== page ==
River Health Programme : Surveys in Northern KZN

River Health Programme : Surveys in Northern KZN

While the fieldwork and draft report has been completed for the November 2014 to March 2016 increment of the River Health Programme, another round of sampling has been completed in September/October 2016. Specimens were collected, identified, DNA samples collected and biotope features where each species was collected was recorded.

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The W Primary Catchment – From the Umhlathuze to the uSuthu

The W Primary catchment is located in Northern KZN and spans from the Umhlathuze to the uSuthu River. A total of 17 sites are located in this area, with many being ecologically important due to presence of a relatively high level of freshwater biodiversity and species endemism for the province.

The area is not only important for freshwater biodiversity but terrestrial biodiversity as well.

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Many of the systems within the area were completely dry or not flowing due to the intense drought the country is presently experiencing.

However, some of the sites that retained pools were identified as important refuge areas for several species of fish as well as Odonates.

Key examples of this include a site on the Nwaku River that comprised of a series of pools where a total of 304 individuals from 6 species were recorded. Species recorded included Pseudocrenilabrus philander as well as the recently red-listed Enteromius gurneyi. 

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(c) christian Fry

 

Another important example was the site located on the Sikwebezi River. At this site the local landowner was fortunately supplying the system with surface water from his storage dam otherwise the site would have been completely dry.

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Thanks to his efforts in maintaining water in the system, a total of 167 individual fish were recorded, including juveniles of migratory species such as Labeo molybdinus and Labeobarbus natalensis.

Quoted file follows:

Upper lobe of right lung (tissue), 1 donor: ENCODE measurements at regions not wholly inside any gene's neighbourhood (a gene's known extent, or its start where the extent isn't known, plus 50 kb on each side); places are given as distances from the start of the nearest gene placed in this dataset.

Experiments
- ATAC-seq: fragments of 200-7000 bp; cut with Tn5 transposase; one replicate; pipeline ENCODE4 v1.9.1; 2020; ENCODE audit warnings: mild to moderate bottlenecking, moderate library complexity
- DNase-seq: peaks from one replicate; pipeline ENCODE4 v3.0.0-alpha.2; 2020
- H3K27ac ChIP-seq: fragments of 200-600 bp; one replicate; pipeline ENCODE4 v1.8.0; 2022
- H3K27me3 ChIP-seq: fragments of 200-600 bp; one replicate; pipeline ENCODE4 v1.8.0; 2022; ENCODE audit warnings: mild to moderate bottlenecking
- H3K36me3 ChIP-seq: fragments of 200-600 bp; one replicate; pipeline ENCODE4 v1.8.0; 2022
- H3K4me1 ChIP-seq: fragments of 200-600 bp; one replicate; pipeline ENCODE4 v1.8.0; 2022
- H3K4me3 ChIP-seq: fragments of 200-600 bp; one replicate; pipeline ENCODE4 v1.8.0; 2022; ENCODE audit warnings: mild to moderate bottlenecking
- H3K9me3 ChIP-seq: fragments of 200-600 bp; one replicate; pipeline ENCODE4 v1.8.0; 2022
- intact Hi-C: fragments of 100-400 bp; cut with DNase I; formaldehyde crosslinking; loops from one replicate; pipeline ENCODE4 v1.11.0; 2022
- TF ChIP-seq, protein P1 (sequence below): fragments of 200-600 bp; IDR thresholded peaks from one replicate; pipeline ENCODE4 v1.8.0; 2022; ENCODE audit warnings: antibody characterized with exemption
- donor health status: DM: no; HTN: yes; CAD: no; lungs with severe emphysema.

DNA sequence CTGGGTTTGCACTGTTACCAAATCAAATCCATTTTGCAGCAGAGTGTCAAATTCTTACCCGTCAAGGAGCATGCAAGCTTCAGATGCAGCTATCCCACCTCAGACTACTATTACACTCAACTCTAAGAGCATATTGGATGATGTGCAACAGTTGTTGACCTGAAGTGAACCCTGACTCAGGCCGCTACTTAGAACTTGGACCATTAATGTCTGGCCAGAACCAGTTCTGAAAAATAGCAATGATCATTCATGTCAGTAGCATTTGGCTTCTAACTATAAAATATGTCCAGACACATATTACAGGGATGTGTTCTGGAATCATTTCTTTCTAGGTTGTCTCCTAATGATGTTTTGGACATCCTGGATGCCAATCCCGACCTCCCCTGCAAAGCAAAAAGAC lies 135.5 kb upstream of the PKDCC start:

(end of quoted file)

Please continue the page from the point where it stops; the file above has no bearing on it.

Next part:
Although some systems were possessed no flows, some of the larger systems were flowing and were identified as important areas for fish populations. Unfortunately, due to time constraints these sites were not sampled as comprehensively as warranted and the intention is to re-visit these sites to obtain a better understanding of the fish populations they possess. This included the sites on the Umhlathuze River as well as sites located within the Phongolo catchment. Below are some of the species that were recorded for these sites.

 

Unfortunately, many of the sites within the area were negatively impacted from anthropogenic activities and influences such as industry, illegal sand-mining, solid waste and over-grazing.

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Considering that society needs the ecosystem goods and services that freshwater ecosystems supply, it is critical that we effectively and sustainably manage the way we use our natural resources to ensure an optimum balance between protection and use. Education is also important if we are to ensure the protection of these vital ecosystems for the benefit of all.

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